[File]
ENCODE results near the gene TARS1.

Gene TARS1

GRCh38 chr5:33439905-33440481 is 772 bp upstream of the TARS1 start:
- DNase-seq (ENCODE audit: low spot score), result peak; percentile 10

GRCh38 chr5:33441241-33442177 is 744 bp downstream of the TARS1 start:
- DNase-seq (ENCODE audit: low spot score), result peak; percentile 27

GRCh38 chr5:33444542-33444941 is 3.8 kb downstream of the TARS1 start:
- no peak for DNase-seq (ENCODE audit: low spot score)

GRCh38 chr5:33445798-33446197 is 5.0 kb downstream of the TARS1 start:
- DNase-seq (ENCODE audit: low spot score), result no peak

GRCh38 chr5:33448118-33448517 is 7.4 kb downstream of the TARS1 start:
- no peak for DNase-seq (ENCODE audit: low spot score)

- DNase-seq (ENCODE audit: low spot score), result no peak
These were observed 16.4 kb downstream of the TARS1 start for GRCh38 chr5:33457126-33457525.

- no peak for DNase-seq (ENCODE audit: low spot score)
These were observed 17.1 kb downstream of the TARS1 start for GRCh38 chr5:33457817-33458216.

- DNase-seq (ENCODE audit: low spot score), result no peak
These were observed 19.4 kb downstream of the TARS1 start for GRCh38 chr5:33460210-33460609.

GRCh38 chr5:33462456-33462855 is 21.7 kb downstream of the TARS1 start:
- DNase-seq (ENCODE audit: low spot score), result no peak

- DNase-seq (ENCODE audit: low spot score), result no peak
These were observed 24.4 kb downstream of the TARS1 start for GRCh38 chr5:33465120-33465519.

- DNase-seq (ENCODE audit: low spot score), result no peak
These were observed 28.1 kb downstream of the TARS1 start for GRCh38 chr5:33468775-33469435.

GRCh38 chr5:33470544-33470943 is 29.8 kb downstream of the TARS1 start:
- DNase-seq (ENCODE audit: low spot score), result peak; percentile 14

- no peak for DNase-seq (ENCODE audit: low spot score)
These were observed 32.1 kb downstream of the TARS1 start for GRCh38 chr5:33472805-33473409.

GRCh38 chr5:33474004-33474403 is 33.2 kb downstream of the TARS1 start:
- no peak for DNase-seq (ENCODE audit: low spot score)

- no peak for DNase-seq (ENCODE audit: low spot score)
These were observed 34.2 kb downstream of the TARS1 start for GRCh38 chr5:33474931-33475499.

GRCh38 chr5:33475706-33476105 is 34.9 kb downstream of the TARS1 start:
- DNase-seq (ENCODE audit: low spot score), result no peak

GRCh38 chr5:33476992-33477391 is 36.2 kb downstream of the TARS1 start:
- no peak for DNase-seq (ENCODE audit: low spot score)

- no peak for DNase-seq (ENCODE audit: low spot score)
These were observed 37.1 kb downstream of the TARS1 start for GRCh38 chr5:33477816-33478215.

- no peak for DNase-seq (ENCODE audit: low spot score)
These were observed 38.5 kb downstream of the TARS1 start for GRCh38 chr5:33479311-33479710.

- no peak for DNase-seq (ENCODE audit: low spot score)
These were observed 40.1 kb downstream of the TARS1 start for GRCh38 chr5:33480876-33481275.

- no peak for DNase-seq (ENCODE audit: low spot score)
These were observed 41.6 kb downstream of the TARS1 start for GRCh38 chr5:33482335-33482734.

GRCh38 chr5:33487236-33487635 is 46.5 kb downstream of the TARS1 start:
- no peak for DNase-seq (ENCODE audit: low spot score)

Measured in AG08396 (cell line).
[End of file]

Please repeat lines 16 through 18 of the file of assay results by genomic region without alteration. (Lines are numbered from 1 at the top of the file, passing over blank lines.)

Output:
These were observed 17.1 kb downstream of the TARS1 start for GRCh38 chr5:33457817-33458216.

- DNase-seq (ENCODE audit: low spot score), result no peak
These were observed 19.4 kb downstream of the TARS1 start for GRCh38 chr5:33460210-33460609.